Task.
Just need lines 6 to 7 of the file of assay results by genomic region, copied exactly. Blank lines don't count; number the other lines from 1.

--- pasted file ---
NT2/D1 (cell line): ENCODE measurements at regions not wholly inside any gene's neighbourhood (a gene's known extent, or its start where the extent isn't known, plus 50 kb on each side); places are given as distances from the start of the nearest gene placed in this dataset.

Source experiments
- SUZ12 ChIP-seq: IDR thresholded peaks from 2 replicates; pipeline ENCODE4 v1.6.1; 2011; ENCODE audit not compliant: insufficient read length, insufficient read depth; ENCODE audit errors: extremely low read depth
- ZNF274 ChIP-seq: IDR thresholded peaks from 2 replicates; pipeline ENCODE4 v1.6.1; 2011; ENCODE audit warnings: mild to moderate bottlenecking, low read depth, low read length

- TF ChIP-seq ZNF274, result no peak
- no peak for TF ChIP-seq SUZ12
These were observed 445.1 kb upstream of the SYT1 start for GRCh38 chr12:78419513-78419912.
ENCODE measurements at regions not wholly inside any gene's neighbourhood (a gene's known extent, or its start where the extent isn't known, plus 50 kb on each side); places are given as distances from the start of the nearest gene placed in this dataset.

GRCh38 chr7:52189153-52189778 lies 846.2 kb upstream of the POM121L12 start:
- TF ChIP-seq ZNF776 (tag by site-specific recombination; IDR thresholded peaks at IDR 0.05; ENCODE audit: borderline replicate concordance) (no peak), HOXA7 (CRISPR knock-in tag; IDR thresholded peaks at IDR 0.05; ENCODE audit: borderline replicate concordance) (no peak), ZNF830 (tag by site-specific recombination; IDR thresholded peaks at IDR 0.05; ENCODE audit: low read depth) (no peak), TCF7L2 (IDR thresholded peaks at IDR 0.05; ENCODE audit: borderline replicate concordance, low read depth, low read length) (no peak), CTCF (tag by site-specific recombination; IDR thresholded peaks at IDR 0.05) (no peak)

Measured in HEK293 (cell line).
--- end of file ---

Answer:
- no peak for TF ChIP-seq SUZ12
These were observed 445.1 kb upstream of the SYT1 start for GRCh38 chr12:78419513-78419912.